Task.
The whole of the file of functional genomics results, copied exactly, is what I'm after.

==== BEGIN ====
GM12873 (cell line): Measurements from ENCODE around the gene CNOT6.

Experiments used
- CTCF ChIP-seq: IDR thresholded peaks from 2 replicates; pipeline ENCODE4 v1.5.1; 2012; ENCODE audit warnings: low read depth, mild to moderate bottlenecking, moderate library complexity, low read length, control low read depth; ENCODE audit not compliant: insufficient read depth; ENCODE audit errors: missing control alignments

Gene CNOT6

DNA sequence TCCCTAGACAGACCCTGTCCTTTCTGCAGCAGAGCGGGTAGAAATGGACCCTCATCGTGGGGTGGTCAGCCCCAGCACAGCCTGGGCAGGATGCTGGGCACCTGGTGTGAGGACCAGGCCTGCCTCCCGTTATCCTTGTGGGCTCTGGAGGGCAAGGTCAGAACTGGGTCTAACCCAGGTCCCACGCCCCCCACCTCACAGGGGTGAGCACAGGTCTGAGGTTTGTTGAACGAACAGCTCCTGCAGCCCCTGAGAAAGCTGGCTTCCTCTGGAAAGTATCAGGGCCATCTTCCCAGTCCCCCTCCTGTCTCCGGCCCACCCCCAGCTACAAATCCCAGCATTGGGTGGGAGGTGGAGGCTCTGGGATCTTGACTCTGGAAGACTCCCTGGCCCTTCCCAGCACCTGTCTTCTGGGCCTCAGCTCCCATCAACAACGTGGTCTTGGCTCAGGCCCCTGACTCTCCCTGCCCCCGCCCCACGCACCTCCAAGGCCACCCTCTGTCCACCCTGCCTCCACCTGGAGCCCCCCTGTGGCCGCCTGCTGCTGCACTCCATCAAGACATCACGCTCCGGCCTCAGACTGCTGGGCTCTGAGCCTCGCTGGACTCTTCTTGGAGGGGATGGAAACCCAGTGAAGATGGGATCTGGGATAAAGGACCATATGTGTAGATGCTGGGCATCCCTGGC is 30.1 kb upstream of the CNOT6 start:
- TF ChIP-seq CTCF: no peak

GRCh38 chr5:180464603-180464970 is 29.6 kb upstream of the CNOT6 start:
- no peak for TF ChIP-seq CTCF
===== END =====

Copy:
GM12873 (cell line): Measurements from ENCODE around the gene CNOT6.

Experiments used
- CTCF ChIP-seq: IDR thresholded peaks from 2 replicates; pipeline ENCODE4 v1.5.1; 2012; ENCODE audit warnings: low read depth, mild to moderate bottlenecking, moderate library complexity, low read length, control low read depth; ENCODE audit not compliant: insufficient read depth; ENCODE audit errors: missing control alignments

Gene CNOT6

DNA sequence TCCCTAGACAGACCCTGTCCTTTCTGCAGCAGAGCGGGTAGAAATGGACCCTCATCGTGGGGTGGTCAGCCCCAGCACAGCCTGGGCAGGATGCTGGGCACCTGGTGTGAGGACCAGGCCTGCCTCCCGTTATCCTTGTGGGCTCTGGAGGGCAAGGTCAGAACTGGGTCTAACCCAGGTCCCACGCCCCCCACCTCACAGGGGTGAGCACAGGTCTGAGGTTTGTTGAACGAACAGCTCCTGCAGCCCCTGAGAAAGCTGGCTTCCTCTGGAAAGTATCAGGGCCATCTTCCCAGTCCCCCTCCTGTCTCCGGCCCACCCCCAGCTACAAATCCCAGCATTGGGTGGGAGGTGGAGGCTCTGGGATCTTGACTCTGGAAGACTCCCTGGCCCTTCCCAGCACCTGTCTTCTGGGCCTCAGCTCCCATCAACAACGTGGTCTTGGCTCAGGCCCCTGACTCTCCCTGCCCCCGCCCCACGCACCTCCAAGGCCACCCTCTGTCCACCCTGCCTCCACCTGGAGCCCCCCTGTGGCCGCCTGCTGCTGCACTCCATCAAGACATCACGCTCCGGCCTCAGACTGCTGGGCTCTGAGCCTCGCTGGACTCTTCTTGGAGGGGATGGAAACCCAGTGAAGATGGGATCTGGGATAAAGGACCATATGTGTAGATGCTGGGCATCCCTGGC is 30.1 kb upstream of the CNOT6 start:
- TF ChIP-seq CTCF: no peak

GRCh38 chr5:180464603-180464970 is 29.6 kb upstream of the CNOT6 start:
- no peak for TF ChIP-seq CTCF